When speaking with team members, leaders should aim to pay full attention to what is being communicated as well as make a conscious effort to understand the complete message being sent. The best way to do this when problem solving with your team, Johnson explains, is Listen, Ask, Decide. Asking provides the opportunity for you to summarize what you have heard and get clarification before a decision is made.

 

What motivates you?

“Motivation is on a personal level,” Johnson explains. “Leaders need to first understand what motivates that person. It is about avoiding assumptions and asking questions. It is about connecting.”

What motivates one person won’t motivate another, and so it’s necessary to get to the crux of what drives each member of your team.

 

What don’t I know?

At times, a leader will come across someone who is more skilled or knowledgeable than them in a particular area. It’s important to know your limitations and strengths. Nobody knows everything, and understanding your own blind spots and weak areas in itself is a strength.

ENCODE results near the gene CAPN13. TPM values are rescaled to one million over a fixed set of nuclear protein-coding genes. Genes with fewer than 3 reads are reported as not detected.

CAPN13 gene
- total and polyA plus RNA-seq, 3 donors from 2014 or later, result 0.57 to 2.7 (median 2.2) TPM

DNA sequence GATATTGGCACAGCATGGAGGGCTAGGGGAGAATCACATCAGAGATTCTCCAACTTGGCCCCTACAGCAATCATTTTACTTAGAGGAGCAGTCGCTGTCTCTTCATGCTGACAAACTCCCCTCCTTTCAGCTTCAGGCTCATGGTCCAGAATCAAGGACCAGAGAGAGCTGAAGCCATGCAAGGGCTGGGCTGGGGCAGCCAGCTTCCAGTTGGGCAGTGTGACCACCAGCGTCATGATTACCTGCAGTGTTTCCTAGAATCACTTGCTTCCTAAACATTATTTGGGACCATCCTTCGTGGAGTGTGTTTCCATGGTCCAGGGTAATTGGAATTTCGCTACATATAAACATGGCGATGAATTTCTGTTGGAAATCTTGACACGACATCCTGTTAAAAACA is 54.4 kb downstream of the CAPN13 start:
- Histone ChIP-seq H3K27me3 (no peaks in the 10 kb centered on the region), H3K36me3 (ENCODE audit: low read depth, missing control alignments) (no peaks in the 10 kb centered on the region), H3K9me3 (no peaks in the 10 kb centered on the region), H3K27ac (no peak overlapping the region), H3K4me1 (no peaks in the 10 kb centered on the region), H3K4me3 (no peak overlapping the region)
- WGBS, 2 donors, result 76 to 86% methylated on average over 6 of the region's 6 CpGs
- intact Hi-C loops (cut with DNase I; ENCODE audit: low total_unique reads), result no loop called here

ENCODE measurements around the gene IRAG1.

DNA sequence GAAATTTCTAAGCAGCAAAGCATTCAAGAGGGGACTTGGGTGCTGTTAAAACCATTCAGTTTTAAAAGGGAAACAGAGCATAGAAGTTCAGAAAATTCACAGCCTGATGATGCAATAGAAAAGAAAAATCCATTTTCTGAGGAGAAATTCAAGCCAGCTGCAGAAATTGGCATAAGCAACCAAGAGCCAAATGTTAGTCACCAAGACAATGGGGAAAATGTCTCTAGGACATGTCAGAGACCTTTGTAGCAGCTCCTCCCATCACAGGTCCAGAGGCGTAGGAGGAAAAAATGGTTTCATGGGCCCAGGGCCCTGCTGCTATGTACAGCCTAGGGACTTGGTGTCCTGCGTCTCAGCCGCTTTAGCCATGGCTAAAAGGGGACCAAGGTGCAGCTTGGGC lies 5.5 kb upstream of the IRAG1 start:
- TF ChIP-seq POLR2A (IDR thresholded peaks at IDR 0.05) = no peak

What doesn’t matter?

There will be times when being a leader is going to be difficult. “When dealing with stress, a leader has to keep a clear head,” Johnson says.  “People are going to get things done, but it is about prioritization.” Knowing what’s important for your organization and what isn’t, and being able to clearly and consistently communicate that to your team to ensure they are on the same page is a crucial part of leading a group. Be highly focused, and focus determinedly on the right things. 

Looking for more great information? Attend our next Trailblazer Series on December 9th! The topic is "5 Tips For Securing Grants" with guest facilitator Anne Morais, who has over 15 years of experience writing successful grant applications. 


Camara Chambers manages Volunteer Toronto's public engagement strategy and team. This includes working with community partners, leading large-scale events and overseeing various programs that aim to encourage Torontonians to volunteer. In 2014, the community engagement team helped connect 550,000 people to volunteer positions in Toronto!

 

Tags:  charities  good leaders  grassroots groups  Grassroots organizations  how to be a leader  leadership  non-profit  questions leaders ask  Trailblazer Series